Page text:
There have been a million movies set in some sort of dystopian or post-apocalyptic future where killer robots are either a serious threat, or have taken over the world already. From humanoid “Terminator” robots to one of the latest “Black Mirror” episodes, “Metalhead,” these robotic organisms seem to have perfected the killing of human beings. They provide precision, lethality, and are close to invincible, cutting through flesh the way a machine at a factory builds something on the assembly line — cold, without error, and without conscience. From a storyteller’s perspective, it taps in to the innate fear we all have of feeling like the animal in the slaughterhouse, whose life is suddenly and gruesomely whisked away by an entity that could care less.

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We see other movies and books that play off those fears and bring them closer to home. They point out the existence of unmanned drones, and the havoc they can wreak upon a population if the pilot (and his entire chain of command) so choose. The argument has been made that piloting a drone remotely lessens the “reality” of combat, thereby turning the killing of other human beings into an effortless video game — but any cursory search will bring you to a list of studies and articles that show how psychological trauma affects drone pilots just as much as shooters on the ground.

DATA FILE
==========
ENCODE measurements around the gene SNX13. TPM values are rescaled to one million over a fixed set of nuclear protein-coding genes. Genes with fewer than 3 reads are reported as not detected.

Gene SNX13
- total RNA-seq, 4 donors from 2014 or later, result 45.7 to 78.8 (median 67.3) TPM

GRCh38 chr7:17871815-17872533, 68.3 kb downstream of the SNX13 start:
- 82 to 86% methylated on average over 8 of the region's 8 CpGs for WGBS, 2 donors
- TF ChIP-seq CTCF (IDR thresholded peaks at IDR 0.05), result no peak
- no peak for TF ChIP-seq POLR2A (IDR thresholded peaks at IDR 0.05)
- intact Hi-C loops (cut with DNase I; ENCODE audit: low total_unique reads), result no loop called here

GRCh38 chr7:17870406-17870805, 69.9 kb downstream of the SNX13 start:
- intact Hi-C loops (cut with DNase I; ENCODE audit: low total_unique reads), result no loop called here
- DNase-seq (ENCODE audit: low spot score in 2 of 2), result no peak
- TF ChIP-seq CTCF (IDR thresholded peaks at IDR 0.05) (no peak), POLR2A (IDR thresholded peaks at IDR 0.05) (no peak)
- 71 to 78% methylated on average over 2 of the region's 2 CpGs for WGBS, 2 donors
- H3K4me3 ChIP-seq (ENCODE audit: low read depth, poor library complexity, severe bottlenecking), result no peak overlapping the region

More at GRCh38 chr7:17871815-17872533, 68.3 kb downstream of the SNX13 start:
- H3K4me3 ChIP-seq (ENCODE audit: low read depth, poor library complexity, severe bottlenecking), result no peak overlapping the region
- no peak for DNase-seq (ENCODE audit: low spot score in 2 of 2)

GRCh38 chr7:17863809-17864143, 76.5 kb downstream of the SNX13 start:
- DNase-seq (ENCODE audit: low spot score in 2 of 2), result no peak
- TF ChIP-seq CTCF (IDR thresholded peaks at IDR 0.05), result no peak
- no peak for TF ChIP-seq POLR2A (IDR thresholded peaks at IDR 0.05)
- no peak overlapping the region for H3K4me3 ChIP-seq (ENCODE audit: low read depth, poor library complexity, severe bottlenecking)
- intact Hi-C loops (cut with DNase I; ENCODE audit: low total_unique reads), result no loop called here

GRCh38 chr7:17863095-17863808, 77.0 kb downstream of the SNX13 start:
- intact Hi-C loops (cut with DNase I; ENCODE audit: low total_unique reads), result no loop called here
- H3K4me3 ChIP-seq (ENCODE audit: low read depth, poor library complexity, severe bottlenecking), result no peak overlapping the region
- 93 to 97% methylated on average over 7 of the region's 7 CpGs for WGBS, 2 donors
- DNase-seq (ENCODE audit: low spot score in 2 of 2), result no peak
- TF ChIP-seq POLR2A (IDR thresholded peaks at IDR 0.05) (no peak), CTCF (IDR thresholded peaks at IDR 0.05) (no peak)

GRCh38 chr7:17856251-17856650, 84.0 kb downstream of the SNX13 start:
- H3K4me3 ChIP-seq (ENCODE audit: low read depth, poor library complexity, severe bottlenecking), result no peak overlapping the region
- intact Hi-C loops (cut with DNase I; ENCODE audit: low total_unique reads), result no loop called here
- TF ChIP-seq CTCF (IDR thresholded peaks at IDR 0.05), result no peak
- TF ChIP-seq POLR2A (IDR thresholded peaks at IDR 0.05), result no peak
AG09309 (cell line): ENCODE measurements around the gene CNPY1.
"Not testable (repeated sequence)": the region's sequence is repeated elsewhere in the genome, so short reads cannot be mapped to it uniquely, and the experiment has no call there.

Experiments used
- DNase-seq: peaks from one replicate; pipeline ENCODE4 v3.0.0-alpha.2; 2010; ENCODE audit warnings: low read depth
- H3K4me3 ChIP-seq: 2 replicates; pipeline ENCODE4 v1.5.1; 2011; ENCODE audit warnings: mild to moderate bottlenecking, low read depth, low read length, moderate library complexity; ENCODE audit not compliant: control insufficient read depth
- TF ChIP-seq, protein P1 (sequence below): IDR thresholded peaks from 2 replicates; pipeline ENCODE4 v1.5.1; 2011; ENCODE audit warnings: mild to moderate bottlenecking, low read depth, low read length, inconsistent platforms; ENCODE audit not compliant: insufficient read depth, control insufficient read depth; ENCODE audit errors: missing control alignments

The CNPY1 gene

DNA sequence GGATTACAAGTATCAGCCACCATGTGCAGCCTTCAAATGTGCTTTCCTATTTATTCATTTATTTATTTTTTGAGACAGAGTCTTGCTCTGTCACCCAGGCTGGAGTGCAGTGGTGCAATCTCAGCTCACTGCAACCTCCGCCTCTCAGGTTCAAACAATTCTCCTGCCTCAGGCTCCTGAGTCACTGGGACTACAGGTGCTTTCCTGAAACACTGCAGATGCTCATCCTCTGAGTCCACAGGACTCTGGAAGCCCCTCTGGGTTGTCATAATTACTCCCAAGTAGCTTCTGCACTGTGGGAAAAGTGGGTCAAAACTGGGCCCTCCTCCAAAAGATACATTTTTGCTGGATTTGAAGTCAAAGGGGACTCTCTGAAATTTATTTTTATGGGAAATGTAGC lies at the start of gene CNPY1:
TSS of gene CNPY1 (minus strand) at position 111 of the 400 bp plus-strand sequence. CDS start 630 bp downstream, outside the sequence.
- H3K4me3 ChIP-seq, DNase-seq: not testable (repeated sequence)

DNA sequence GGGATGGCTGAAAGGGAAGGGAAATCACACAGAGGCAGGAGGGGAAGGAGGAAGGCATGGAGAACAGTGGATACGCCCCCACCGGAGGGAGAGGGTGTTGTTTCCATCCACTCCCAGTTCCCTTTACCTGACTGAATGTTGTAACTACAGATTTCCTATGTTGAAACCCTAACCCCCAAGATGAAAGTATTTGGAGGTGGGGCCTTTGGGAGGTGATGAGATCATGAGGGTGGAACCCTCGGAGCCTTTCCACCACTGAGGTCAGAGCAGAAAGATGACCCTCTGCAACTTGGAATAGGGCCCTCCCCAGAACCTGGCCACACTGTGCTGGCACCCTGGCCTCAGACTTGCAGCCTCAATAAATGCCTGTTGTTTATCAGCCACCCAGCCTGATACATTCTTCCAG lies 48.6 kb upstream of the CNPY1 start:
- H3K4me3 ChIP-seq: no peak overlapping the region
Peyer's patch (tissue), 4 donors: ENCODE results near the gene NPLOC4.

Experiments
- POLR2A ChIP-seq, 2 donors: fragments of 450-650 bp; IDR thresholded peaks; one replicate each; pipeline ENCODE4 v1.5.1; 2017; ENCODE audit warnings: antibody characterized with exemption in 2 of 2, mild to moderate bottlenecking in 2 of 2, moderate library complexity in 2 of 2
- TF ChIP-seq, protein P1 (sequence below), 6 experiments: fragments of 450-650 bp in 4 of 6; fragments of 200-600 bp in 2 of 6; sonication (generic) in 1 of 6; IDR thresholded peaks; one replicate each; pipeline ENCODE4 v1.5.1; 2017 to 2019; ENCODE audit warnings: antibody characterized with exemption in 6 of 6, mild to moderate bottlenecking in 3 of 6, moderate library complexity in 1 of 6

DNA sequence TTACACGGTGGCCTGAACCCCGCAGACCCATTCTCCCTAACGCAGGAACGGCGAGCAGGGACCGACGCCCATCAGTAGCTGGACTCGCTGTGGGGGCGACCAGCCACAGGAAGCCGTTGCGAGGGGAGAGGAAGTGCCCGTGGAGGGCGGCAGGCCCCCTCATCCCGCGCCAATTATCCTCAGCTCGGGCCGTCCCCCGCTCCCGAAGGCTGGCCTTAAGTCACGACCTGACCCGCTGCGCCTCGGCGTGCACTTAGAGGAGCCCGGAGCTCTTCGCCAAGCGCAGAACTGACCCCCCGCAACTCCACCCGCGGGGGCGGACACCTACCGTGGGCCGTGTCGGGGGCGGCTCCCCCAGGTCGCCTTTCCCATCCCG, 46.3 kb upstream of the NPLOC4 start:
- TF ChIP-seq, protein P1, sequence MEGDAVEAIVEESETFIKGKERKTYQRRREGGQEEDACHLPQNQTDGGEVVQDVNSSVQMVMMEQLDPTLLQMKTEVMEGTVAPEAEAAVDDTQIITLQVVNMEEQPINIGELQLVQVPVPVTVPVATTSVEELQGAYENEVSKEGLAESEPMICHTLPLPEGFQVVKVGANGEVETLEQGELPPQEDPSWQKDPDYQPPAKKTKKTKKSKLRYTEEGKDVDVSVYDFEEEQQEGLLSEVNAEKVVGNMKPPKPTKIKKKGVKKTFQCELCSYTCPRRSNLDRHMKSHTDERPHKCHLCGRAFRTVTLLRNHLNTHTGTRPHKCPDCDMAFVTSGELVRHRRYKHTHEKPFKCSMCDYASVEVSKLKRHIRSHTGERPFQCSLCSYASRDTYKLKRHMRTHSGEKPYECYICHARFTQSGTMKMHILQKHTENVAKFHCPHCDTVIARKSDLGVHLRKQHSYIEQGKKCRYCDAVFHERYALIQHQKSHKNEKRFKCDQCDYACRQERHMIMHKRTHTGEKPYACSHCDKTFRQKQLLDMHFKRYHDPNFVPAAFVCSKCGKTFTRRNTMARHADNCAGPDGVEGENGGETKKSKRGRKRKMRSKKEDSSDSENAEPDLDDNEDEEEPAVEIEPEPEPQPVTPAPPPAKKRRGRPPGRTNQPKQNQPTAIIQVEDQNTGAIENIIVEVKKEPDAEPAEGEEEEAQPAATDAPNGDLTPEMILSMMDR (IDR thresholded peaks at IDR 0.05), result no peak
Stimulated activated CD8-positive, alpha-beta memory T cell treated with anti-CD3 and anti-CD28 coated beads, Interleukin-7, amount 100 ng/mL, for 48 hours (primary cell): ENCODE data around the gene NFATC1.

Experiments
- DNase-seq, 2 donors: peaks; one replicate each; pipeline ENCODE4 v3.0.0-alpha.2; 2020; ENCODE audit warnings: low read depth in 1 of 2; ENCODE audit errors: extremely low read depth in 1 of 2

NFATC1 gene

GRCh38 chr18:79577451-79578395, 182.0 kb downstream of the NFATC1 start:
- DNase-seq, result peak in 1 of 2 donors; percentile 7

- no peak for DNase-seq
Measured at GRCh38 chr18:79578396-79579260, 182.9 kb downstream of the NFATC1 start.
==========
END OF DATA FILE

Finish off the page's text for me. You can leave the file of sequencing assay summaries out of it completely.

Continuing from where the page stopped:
But the technology is there — couple our current drone programs with facial and gait recognition software, add a bit of artificial intelligence, and you might just have a versatile, unstoppable killing machine Right?

Not so much.

Drones are unmanned aircraft, but they are still piloted — the pilot is just sitting somewhere else. The military is nowhere near letting these things go off on their own to conduct lethal missions, and their levels of autonomy are more like: “return home,” “follow me,” “take off by yourself” or “level out.” Even the more complex, “orbit X object on the ground” is nowhere near this fantastical, “find X target, conduct reconnaissance, shoot to kill when/if the opportunity presents itself, return home.” While the technology might be somewhat plausible, in this day and age it would never coincide with the practical necessities of running any kind of tactical operation. Too much relies on other moving pieces outside the drone, as this isn’t simply some self-guided car we’re talking about. Still, if the “killer robot” of fictitious films and books exist in the near future, it would probably be in the form of aerial drones.

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But what about on the ground? That’s what most people think of when they think of killer machine robots.

First of all, the terrain on the ground is infinitely more variable and difficult than the air. The human body still has trouble with the ground, and we have had thousands of years to develop technology to aid us there, not to mention most people still stumble around like a fifty dollar Walmart robot on a staircase. Watching someone who is new to night vision goggles, you would think they had never walked in the woods before, tripping and falling every which way. You would have to have some sort of catch-all, ultra-maneuverable robot like the one in the “Metalhead” episode of “Black Mirror,” that is capable of both speed, adaptability and resilience on our unforgiving and incredibly variable terrain.

That’s where you may have seen the prototypes for machines with incredible functionality, and it is easy for the mind to imagine a couple guns strapped onto one of these Boston Dynamics or DARPA robots and have it annihilate the entire human race. Still, while something might work in a lab, or even on the street in a city, it is a long, long way off from implementation on the battlefield.